Memo to decision-makers: Early education & care is a vote-changer

Memo to decision-makers: Early education & care is a vote-changer

And it's not just parents who want to see this reform.
early education and care

New polling shows about three-quarters of Australians support a universal early education and care system, and more than half say it could influence their vote. More than two-thirds of parents with children under school age say the issue is a vote-changer for them. And that is across party lines.

The Early Learning Monitor, a poll of 4700 Australians, conducted by Essential Research for Thrive by Five, makes clear that the high cost of early learning and care is a barrier that parents want removed and they are willing to vote for a policy to change that. But it’s not just parents who see the importance of early education. Sixty-five per cent of respondents, including parents and non-parents, believe a universal, high quality early learning and care system would be good for Australia’s economy. Almost 70% of Australians say would be good for the education system and social inequality.

These results among parents are not surprising. Parents in Australia struggle with some of the highest out of pocket fees for early learning and care in the world. In the last month alone research from The Front Project and The Mitchell Institute show – in dollar terms – how unaffordable early education and care is for families. When over half of parents say ‘it’s hardly worth working‘ when the fees for early learning and care are taken into account, it’s clear the system isn’t working. The Early Learning Monitor reveals over half of parents with a child under school age say having access to more affordable, quality early learning and care would help their families and would have reduced the career and family sacrifices they have made.

Much more affordable, quality early education and care is a vital support that would meaningfully improve the lives of children and parents in Australia. And the fact a majority of Australians support reform reflects the growing understanding of the full critical role that early education and care provides for children, families and the economy.

As the pandemic has exposed, early education and care is an essential service in the way it facilitates parents to get to work but that is just the beginning. Given how formative the years between 0-5 are in the development of every child, ensuring every child has access to high quality early learning and care is an educational and social imperative. It is the safest bet for setting children – and Australia – up for success. High quality early learning is beneficial for all children but it is exponentially beneficial to vulnerable or disadvantaged children. As it stands in Australia the children who would benefit most from early learning are the least likely to be attending.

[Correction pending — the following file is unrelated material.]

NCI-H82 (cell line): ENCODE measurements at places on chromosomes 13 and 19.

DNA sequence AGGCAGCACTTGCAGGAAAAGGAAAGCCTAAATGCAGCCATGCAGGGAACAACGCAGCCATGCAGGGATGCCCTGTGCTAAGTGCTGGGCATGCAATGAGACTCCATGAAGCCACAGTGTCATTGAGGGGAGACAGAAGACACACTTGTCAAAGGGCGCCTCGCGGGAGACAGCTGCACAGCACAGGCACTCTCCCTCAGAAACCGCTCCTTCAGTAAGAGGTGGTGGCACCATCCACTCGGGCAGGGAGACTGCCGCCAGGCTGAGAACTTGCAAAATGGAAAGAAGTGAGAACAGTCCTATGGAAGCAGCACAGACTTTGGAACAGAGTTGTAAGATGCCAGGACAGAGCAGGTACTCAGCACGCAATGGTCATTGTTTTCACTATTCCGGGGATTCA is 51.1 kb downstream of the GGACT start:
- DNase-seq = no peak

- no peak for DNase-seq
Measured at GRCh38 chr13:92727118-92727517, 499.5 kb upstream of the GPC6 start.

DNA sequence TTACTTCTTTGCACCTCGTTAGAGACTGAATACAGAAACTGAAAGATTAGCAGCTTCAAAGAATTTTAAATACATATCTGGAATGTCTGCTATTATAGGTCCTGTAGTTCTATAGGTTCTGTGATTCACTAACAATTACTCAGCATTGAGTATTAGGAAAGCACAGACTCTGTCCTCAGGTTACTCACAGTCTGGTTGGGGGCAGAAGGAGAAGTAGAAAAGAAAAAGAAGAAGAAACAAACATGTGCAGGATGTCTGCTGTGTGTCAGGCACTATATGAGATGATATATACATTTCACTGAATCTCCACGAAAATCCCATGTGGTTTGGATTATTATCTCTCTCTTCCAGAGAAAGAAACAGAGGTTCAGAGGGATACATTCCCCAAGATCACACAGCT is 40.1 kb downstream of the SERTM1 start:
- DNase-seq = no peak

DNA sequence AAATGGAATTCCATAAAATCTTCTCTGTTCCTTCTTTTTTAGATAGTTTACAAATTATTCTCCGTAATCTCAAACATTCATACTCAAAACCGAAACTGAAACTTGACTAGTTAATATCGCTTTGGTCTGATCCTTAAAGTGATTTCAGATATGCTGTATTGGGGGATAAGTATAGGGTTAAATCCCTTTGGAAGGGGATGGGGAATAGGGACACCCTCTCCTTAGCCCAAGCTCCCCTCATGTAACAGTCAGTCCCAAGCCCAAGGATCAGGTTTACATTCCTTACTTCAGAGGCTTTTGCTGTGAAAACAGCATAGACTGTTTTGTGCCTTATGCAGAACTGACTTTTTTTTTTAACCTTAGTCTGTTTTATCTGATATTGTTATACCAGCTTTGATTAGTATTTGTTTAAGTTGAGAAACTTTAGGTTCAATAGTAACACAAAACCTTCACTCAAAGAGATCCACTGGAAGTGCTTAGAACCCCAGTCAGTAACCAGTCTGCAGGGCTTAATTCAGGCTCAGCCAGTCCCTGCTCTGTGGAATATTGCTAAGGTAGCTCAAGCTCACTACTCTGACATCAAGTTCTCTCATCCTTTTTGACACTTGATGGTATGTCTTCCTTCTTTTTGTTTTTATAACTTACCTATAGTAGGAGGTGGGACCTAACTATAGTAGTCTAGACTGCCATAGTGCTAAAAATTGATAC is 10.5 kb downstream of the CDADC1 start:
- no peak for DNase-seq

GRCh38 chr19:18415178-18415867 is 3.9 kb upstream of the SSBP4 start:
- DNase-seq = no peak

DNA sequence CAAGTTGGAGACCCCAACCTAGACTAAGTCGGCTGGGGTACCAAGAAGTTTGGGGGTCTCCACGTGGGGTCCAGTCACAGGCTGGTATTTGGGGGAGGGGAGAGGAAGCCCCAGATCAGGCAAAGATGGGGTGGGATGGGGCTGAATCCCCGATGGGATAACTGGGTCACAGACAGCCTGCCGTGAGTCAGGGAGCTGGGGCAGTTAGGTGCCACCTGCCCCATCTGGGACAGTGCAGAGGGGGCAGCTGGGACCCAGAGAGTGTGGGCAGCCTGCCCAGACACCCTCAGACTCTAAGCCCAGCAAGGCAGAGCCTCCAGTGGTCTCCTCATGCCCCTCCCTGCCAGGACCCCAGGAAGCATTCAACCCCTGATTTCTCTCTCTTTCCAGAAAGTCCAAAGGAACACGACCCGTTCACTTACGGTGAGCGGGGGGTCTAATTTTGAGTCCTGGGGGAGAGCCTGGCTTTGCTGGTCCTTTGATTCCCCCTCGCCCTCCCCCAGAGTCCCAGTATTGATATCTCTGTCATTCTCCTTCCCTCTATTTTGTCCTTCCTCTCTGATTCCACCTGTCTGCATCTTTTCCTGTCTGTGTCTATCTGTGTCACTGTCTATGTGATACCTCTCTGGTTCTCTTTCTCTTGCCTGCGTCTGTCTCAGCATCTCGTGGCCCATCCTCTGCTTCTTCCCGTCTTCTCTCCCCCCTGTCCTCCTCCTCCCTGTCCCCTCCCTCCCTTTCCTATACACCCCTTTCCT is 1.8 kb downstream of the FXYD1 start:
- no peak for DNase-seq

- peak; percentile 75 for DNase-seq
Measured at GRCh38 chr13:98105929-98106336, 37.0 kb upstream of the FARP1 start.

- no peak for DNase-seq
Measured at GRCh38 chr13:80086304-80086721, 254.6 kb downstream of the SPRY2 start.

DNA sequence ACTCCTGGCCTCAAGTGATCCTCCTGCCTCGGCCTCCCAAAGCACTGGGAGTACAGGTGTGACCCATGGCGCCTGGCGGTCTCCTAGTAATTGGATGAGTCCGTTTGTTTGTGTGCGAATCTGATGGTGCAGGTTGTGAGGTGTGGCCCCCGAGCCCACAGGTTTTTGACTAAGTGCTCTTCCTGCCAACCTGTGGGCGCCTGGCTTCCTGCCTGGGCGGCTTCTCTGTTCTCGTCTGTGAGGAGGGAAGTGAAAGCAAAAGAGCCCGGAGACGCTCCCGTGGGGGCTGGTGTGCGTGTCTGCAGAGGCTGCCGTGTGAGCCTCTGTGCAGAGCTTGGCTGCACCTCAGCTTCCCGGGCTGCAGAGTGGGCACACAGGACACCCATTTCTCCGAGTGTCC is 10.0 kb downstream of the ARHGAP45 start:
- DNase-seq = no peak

And increasingly, this poll indicates, Australians are moving away from the outdated idea that early education and care is just an issue for women or that it’s merely some form of middle-class welfare. Boosting women’s workforce participation, and their ability to create some economic security, is one very legitimate reason Australians recognise the need to reform our early learning system but it isn’t the only reason. While ideally access to high quality early learning and care might affect men and women in the same way, in reality it does impact women very differently because it is women in Australia who tend to reduce their work when early learning and care either isn’t available or affordable. And it is women – and their children – who bear the cost of this sacrifice later in life.

And, on that note, politicians and decision makers might be interested to learn that support for women is also deemed a critical issue by a majority of voters. More than half of the respondents stated that providing more support to working women is an issue they consider extremely or very important at a Federal election. Unsurprisingly two thirds of parents with children under school age say that supporting working women and improving early education and care are very important issues to their votes.

The CEO of Thrive By Five, Jay Weatherill, is calling on Federal and State politicians to put the early years on the agenda of national cabinet as a standing item.

“The broader community can see the benefits of this for parents, but also for the economy, gender equality and the health and wellbeing of children,” Weatherill said. “We’d like it to be a sustained effort by all Australian governments to build out a high quality universally accessible system.”

The reward for politicians heeding the call is evident: there are votes in this reform.

Georgie Dent is the Executive Director of The Parenthood, which is a Thrive By Five campaign partner.

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